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Methods to change hard water to soft? - poor man

Posted: Sun Mar 24, 2019 10:21 am
by ChristopherPhillips
I'm not skilled in the art of keeping fish and using forums.

So I'm not that fortunate to be buying anything that helps soften my tap water. So the big question is what are my options to lower the hardness of my water.

I know distilled water is very soft and lacks the minerals to buffer PH. It's advised to add minerals but I can't buy that. My thought is can distilled water can be added in the smallest percentage and still keep enough minerals to maintain PH?

I'm really concerned because I got a gift of a pair of triple red cockatoo dwarf cichlids. My tap water hardness is at the highest my test strips read (300 ppm) and PH sits closer to 7.8 maybe a little bigger. Research advise lower PH and softer water.

I have 4 plants and 1 drift wood I don't know how that can contribute to hardness.

Re: Methods to change hard water to soft? - poor man

Posted: Wed Apr 03, 2019 9:58 am
by Mike Wise
Your A. cacatuoides are quite adaptable to water values. They should adapt to your hardness, but not breed or be especially healthy at that level. I would suggest that you mix 50:50 tap water with distilled/RO/DI water. The tap water will provide any buffering that is needed.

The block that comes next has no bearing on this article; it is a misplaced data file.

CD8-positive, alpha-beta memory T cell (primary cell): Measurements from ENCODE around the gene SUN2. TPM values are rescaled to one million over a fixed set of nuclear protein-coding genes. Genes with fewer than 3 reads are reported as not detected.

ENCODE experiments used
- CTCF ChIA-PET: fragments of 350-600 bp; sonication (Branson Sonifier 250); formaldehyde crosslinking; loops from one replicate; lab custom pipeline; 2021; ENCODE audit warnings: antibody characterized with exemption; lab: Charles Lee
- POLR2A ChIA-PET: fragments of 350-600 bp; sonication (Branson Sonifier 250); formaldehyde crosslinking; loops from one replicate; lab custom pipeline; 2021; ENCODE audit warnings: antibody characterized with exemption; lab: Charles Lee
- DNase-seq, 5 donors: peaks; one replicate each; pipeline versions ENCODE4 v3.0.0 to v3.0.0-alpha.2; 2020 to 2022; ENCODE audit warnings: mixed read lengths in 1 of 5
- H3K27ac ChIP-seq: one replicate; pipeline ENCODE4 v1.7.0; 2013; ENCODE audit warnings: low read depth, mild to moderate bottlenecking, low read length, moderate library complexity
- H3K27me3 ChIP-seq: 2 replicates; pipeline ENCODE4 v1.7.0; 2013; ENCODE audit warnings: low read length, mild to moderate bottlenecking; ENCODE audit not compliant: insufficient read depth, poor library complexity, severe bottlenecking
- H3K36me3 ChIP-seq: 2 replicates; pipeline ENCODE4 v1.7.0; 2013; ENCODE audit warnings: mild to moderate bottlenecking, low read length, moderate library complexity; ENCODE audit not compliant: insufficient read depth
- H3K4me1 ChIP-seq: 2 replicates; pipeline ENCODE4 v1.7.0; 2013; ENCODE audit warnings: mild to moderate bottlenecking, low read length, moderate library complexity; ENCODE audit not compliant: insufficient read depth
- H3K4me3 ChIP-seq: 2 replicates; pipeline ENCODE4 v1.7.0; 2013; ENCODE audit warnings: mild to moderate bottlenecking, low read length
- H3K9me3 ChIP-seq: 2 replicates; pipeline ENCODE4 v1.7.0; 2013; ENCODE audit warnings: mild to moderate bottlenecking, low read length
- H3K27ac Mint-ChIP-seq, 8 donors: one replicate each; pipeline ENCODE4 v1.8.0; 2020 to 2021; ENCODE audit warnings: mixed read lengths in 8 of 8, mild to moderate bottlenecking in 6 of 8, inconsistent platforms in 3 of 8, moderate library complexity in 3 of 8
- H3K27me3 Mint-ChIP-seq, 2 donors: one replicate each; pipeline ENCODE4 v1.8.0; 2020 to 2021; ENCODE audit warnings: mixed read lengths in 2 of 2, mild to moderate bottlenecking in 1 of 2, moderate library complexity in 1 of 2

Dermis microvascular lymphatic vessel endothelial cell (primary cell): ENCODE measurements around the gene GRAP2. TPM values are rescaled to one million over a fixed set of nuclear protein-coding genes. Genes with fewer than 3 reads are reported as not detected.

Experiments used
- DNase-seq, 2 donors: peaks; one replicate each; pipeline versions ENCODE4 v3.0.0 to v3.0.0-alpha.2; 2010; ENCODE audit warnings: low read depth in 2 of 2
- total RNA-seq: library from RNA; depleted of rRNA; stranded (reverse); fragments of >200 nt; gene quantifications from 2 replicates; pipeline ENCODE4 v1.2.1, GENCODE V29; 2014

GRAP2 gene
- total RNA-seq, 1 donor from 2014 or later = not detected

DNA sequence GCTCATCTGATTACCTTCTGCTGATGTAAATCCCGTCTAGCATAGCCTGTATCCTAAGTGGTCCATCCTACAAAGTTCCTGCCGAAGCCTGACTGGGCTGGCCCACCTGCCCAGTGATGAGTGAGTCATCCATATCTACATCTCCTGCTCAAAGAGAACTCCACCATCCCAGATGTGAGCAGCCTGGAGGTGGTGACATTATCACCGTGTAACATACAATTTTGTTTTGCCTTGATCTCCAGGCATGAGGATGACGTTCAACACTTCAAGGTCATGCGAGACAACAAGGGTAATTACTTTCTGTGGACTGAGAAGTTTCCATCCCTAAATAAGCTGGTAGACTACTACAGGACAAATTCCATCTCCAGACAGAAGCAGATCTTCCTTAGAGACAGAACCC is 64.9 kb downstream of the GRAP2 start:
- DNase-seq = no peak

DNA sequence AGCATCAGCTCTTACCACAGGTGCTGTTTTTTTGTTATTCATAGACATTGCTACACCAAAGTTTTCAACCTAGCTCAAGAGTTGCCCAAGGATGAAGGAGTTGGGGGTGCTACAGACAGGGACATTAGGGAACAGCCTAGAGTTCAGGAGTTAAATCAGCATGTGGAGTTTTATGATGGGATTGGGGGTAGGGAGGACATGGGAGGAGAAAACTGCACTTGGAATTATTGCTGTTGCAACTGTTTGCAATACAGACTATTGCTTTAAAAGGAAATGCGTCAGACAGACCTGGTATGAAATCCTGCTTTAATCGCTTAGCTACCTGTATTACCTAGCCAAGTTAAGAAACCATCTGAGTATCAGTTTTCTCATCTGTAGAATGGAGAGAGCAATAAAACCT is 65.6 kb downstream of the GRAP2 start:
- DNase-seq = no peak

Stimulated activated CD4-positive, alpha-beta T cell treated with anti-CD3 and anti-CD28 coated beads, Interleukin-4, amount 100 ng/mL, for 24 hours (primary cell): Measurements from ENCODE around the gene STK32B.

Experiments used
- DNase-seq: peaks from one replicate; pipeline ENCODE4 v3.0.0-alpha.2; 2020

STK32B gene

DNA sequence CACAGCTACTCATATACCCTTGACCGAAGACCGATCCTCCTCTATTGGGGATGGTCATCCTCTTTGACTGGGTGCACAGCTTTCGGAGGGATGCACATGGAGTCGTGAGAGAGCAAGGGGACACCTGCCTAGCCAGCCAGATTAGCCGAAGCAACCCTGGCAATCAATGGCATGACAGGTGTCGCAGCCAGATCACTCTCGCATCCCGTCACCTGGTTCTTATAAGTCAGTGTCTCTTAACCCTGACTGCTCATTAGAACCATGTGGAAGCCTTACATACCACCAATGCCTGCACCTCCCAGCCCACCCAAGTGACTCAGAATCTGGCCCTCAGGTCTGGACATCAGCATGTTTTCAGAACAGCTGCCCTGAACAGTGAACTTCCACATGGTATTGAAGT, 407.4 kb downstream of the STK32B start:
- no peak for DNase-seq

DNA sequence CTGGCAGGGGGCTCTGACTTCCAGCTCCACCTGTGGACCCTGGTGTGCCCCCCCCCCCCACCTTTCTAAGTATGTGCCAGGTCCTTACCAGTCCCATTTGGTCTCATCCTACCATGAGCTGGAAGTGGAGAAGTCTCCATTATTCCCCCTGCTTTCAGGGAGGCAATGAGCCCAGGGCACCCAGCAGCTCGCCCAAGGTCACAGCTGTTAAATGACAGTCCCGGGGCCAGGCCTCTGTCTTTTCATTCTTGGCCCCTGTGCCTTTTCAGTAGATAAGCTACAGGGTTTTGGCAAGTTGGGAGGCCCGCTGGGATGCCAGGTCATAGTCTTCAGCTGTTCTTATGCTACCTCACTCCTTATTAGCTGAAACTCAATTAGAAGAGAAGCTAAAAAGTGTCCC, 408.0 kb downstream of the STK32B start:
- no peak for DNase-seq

Re: Methods to change hard water to soft? - poor man

Posted: Thu Apr 04, 2019 1:12 am
by Bas Pels
I agree with what Nike wrote, but be very carefull to avoidwater softeners.


What your average softener does, is replace Mg++ and Ca++ for Na+. due to its lesser charge, each of the replaced Mg or Ca ions is replaced by 2 Na ions.


The result is a higer count on a condutivity or TDS measurement - and that is what you should refer to.


What your fish experiences is a certain pressure - osmotic pressure if yoou want to google it - and this pressure is made op by each and every dissolved item. Replacing 1 Ca for 2 Na makes this pressure higher, where you want to lower it.


in total - only 3 techniques exist to soften water:

Distellation - very energy intensive
osmosis - creates a lot of waste water
ion exchange, where Mg, Ca, Na and all other positive ions are replaced by H+ and Cl-, SO3-- and so on are replaced by OH-. These two combine to H2O
this implies working with srong scids and bases, something no chemist would do at home.

Re: Methods to change hard water to soft? - poor man

Posted: Fri Apr 26, 2019 12:41 pm
by zenins
You could try catching/collecting rain water.
Rain water is usually softer and lower pH than municipal tap water.
Gradually add the rain water when you do partial water changes.